Frédéric François Chopin the Artist

Chopin comes before us, then, as a man of extremely complex make-up, and there is no easy solution to the problems which his personality and the music through which it was expressed present to his modern interpreter.  One can only approach him by sweeping aside the clutter of trivial romantic legend which has accumulated around his name and his works.  When all the sentimentality, pathos, patriotic fairy-takes and garbled ‘memories’ have been cleared away he appears in simple dignity as Thomas Carlyle saw him in 1848-a great artist and ‘a noble and much suffering human being’.  He was more than any other musician of his period the ‘artist’ in that word’s most absolute sense.  His mind was never diverted from its single, absorbing preoccupation by any chasing after will-o’-the wisps in the field of literature, the visual arts, politics, social questions or abstract theorizing.   To some it will seem a weakness that he should have lived in a world of upheaval and rapid change without ever allowing himself to be ‘committed ‘or ‘engaged’, as our modern jargon puts it. Yet it was therein that his strength lay.  He was dedicated to the one task of exploring the world he new best -that of his own heart and imagination; and in giving shape to what he discovered within himself it turns out that he was embodying in his music those unchanging essentials of feeling which ordinary inarticulate humanity recognizes  but cannot express for itself.  In limiting himself to the piano he in no way crippled or tied down his genius, for by his natural affinity with his instrument he was provided with a sufficient outlet for the wealth of sensibility with which his double inheritance had endowed him…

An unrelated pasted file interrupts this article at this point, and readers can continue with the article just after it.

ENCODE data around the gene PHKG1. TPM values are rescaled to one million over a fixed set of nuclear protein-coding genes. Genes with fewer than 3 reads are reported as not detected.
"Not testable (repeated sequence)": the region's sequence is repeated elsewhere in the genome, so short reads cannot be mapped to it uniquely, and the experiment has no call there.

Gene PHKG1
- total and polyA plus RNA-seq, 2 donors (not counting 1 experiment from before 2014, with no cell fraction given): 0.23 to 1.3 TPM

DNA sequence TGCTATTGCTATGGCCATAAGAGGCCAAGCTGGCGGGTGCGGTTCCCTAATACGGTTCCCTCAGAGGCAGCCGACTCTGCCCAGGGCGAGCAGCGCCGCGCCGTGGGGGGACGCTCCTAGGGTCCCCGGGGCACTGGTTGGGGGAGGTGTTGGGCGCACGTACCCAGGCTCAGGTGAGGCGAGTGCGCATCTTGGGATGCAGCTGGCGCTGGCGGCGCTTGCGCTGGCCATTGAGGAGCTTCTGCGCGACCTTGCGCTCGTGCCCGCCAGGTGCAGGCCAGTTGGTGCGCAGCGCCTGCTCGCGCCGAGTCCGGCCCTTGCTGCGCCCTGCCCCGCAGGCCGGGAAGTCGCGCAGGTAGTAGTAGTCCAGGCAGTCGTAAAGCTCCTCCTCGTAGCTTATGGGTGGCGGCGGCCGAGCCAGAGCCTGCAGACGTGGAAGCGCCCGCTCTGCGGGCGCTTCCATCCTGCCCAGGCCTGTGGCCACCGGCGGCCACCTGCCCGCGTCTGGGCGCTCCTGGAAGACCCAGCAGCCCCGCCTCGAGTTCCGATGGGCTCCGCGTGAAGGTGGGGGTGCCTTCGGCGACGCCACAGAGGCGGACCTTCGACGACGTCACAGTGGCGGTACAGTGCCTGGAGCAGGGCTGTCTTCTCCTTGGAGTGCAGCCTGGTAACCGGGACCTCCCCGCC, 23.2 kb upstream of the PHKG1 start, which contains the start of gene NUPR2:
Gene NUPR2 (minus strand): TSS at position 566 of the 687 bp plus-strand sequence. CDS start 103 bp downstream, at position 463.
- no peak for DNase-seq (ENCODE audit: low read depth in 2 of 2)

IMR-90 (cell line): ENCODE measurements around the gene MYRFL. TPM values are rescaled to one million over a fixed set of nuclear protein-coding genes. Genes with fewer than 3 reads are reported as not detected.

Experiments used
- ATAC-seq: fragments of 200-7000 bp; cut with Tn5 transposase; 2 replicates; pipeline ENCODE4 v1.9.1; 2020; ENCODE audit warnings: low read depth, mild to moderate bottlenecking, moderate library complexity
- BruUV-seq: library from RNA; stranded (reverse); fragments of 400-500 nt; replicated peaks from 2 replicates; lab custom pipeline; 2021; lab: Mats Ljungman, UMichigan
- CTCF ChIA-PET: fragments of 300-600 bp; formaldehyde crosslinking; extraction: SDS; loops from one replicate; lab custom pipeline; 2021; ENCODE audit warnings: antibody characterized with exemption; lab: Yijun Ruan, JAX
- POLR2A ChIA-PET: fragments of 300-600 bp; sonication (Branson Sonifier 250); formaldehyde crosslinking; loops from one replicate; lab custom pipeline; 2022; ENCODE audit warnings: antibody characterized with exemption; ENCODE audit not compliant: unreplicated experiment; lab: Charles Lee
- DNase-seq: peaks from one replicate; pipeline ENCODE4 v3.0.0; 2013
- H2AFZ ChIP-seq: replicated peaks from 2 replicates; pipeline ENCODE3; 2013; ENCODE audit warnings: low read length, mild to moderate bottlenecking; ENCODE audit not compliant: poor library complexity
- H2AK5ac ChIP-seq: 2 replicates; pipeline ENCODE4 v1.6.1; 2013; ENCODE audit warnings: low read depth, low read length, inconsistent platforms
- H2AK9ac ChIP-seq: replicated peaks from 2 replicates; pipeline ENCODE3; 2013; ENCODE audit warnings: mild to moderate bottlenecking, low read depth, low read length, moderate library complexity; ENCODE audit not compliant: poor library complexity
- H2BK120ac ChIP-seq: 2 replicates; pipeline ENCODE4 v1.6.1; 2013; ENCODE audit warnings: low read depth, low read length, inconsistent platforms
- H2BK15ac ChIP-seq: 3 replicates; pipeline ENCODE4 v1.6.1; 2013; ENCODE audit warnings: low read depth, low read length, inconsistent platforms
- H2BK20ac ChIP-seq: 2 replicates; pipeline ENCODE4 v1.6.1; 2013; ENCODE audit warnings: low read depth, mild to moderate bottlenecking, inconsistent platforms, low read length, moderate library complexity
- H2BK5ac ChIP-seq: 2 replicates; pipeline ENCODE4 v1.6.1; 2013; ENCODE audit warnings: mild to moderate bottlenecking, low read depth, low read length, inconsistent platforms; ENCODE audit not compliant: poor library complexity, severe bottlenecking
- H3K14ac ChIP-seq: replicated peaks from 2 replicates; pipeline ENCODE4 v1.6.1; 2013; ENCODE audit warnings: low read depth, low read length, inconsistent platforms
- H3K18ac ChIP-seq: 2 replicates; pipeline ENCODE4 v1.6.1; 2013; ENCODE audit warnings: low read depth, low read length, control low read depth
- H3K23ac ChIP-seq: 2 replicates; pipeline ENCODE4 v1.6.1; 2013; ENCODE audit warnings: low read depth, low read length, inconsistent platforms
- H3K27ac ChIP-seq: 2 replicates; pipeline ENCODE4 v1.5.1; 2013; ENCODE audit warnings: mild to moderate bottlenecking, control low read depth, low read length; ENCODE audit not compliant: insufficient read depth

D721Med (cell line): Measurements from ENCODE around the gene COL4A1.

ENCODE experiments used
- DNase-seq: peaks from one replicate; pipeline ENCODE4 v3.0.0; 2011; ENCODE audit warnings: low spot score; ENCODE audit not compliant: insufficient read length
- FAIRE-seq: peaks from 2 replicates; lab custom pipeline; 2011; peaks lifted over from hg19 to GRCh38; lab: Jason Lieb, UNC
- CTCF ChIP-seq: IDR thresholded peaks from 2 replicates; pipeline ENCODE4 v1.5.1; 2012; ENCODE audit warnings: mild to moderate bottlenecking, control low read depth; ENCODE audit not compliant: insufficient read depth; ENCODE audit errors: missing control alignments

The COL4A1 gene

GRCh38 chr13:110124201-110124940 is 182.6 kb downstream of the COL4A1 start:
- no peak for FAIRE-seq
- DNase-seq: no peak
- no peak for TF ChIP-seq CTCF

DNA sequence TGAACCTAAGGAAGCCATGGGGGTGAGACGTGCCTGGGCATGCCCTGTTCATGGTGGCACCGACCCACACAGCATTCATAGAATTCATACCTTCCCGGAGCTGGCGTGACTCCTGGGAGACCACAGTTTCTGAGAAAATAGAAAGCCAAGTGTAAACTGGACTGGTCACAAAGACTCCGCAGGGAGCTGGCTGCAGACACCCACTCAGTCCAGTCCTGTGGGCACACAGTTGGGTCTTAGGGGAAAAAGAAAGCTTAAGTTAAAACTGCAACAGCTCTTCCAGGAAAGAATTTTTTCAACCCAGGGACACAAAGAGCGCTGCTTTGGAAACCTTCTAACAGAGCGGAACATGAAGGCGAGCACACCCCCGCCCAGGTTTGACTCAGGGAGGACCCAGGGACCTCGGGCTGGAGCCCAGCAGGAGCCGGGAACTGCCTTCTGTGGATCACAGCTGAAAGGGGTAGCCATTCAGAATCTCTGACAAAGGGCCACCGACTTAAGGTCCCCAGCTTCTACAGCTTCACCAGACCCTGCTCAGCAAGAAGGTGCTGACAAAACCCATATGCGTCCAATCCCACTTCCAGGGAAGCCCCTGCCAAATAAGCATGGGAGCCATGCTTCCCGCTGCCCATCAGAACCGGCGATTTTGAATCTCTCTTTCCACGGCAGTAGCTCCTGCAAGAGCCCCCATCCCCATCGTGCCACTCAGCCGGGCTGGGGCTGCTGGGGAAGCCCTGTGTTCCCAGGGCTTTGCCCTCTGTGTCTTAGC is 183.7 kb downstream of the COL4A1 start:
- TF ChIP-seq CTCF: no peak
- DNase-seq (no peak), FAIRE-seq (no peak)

Arthur Hesley

Piano Technique: Learning to Play Bach

Arioso7's Blog (Shirley Kirsten)

block head

Blocking techniques can help to solidify tricky passages in Bach’s A minor Invention (13), especially if intelligent decisions are made about landscaping broken chords with thumb shifts weaving through them. Examining measures 9 through 13 for example, I devised a blocking routine that helped me gain note security while contouring phrases with a supple wrist. In the practicing phrase I unraveled chord blocks as I followed my thumb’s journey through threads of arpeggiated figures.

Bach Invention 13 block m 9 on

Exploring harmonic rhythm/ modulations, etc. integrated with a “feel” for keyboard topography advances learning on tactile, cognitive and affective levels. Blocking groups of notes, unraveling them, and using rhythms such as the dotted-8th/16th figure advance accuracy and phrase-shaping.

All the aforementioned block/learning strategies have significantly assisted students who are studying this Invention.

Instruction:

Play through in tempo

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